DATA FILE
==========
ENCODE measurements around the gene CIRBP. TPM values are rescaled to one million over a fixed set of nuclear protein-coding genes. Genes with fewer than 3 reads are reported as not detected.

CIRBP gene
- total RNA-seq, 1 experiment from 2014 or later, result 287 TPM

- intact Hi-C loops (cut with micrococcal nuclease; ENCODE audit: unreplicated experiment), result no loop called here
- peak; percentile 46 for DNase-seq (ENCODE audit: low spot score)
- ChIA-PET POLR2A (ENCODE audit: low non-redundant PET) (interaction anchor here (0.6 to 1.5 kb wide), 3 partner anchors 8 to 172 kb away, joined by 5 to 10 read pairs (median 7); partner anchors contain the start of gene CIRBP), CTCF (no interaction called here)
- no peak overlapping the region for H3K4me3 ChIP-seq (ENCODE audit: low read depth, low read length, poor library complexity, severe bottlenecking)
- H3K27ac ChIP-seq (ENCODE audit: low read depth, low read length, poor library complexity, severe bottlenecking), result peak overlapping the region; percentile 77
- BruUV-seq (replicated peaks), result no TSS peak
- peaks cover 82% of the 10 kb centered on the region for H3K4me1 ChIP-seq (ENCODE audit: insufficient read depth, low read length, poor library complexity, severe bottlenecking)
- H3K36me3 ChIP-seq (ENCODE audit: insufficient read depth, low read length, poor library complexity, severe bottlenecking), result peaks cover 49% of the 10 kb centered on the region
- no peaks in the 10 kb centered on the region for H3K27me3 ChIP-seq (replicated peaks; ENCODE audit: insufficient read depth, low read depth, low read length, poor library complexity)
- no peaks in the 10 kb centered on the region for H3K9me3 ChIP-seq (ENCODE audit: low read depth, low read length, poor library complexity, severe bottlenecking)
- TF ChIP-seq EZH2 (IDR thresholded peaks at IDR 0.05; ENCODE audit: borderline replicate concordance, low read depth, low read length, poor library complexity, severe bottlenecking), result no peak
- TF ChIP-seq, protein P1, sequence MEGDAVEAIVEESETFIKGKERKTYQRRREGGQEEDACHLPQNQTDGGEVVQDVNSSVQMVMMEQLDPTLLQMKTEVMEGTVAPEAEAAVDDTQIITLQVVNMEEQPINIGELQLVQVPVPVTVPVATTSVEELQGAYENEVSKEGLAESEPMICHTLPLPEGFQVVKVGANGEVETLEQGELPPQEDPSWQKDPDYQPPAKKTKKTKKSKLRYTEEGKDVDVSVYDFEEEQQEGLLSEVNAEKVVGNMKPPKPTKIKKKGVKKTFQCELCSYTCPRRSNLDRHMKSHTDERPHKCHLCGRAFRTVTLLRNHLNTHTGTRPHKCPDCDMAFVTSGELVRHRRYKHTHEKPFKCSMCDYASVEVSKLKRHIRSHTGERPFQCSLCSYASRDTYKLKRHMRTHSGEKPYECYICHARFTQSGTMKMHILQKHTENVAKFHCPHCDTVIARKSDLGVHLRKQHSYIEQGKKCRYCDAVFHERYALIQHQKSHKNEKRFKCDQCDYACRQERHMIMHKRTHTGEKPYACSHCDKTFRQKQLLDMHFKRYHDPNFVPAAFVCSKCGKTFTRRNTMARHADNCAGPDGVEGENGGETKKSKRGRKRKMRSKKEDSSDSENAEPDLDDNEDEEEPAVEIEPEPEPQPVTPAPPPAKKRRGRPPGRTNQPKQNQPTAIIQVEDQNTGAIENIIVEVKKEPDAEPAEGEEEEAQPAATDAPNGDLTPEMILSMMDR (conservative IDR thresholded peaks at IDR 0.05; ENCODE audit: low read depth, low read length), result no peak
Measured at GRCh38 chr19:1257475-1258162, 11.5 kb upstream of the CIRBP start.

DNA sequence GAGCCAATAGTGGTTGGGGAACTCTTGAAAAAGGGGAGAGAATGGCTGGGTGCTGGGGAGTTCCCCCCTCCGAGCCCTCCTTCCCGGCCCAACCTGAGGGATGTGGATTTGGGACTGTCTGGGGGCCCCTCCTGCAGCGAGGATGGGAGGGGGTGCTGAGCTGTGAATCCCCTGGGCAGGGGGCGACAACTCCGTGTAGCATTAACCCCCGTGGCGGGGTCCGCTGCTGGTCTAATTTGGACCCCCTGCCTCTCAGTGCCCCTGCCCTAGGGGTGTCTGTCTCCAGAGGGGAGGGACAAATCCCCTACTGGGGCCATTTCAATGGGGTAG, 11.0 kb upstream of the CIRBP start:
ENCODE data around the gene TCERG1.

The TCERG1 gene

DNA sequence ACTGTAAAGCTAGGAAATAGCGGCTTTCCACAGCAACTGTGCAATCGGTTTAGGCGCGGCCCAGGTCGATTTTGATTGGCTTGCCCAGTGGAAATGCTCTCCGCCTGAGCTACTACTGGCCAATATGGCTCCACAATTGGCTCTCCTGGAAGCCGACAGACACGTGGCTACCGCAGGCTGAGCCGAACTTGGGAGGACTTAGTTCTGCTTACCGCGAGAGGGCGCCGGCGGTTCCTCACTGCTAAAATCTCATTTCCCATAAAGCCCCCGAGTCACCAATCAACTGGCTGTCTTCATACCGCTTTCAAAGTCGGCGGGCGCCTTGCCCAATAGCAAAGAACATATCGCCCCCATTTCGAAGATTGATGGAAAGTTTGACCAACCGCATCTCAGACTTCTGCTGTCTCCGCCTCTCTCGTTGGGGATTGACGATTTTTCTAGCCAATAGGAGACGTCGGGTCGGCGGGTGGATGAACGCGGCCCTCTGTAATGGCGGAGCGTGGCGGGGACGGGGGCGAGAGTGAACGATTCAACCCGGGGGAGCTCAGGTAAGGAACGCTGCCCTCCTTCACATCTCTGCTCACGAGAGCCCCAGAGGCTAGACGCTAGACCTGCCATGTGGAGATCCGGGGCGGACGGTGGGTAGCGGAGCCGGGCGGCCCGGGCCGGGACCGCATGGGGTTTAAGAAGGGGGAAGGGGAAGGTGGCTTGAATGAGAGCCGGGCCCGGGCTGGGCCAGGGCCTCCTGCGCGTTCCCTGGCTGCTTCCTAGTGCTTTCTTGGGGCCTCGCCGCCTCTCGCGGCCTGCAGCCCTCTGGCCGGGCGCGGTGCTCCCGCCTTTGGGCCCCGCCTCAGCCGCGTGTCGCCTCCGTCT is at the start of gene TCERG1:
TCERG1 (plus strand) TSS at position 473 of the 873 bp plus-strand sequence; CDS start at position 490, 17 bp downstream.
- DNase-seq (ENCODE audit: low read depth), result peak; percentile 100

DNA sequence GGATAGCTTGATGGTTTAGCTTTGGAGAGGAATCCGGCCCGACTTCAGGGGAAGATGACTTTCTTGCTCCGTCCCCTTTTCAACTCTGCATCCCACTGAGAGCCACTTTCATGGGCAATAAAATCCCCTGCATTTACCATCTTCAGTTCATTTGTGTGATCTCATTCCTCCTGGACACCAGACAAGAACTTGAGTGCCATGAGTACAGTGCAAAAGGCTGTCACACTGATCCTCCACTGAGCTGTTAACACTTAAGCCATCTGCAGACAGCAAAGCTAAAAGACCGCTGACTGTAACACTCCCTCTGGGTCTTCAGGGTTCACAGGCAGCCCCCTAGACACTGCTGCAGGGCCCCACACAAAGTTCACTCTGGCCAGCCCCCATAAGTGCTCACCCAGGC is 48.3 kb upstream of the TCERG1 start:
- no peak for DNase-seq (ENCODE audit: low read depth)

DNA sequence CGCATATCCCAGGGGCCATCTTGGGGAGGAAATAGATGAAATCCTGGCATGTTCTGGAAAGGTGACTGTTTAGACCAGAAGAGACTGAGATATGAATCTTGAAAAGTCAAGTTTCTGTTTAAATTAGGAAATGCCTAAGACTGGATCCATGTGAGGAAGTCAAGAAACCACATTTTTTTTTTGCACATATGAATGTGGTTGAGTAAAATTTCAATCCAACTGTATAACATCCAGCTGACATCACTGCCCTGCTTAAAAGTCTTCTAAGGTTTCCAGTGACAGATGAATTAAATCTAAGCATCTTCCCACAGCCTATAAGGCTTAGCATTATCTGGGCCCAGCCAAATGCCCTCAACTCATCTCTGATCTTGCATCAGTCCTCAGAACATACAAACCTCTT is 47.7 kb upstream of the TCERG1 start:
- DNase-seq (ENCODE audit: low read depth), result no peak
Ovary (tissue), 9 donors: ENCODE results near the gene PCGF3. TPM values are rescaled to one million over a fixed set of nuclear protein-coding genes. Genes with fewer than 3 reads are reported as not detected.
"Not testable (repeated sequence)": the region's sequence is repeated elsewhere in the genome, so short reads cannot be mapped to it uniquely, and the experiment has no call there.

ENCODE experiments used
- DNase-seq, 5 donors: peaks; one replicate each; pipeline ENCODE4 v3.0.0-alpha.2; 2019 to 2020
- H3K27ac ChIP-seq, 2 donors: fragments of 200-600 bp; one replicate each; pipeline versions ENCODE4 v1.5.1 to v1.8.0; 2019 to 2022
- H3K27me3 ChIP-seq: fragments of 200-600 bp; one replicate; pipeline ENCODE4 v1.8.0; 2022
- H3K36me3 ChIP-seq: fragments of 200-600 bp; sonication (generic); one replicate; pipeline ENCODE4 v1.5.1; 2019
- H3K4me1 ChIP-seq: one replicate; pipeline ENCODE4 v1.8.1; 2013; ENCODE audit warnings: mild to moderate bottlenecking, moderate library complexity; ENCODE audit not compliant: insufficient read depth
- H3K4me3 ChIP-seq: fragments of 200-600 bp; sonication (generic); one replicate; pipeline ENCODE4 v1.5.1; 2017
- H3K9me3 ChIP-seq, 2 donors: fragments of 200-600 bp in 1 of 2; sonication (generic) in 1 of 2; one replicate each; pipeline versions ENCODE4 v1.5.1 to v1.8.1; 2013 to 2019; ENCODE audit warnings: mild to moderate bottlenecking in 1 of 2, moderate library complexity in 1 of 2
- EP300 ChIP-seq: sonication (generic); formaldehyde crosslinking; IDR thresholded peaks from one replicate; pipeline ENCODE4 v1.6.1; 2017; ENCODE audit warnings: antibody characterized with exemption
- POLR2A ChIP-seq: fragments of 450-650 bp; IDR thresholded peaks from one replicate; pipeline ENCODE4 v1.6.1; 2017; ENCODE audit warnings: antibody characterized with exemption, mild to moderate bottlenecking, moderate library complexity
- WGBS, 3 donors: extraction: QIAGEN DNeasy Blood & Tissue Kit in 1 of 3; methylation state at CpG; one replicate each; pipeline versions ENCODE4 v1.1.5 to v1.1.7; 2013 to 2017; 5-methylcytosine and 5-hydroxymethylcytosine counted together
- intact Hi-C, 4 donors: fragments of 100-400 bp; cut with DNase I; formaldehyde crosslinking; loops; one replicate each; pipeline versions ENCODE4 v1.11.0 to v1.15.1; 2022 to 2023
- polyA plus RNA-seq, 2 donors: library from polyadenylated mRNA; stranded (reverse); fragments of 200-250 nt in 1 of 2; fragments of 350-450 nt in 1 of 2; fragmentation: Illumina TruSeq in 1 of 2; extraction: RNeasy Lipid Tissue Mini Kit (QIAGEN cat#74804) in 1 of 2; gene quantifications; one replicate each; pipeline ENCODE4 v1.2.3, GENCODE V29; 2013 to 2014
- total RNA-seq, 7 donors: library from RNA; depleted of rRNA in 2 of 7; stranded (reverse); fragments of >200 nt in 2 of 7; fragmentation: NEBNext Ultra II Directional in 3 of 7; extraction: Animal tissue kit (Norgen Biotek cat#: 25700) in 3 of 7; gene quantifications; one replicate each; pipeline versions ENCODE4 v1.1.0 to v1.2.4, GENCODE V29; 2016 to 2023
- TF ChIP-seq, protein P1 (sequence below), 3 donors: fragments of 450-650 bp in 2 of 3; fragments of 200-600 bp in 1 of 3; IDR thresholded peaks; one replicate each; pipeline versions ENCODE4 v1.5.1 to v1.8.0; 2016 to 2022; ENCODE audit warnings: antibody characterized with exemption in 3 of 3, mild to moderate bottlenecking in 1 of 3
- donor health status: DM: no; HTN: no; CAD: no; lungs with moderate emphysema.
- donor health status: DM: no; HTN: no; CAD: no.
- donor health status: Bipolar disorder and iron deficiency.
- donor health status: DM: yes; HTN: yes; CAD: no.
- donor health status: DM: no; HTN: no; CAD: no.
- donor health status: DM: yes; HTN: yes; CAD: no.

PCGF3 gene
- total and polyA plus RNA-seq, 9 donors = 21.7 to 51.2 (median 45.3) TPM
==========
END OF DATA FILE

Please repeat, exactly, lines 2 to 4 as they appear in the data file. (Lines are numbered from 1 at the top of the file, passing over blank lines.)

CIRBP gene
- total RNA-seq, 1 experiment from 2014 or later, result 287 TPM

- intact Hi-C loops (cut with micrococcal nuclease; ENCODE audit: unreplicated experiment), result no loop called here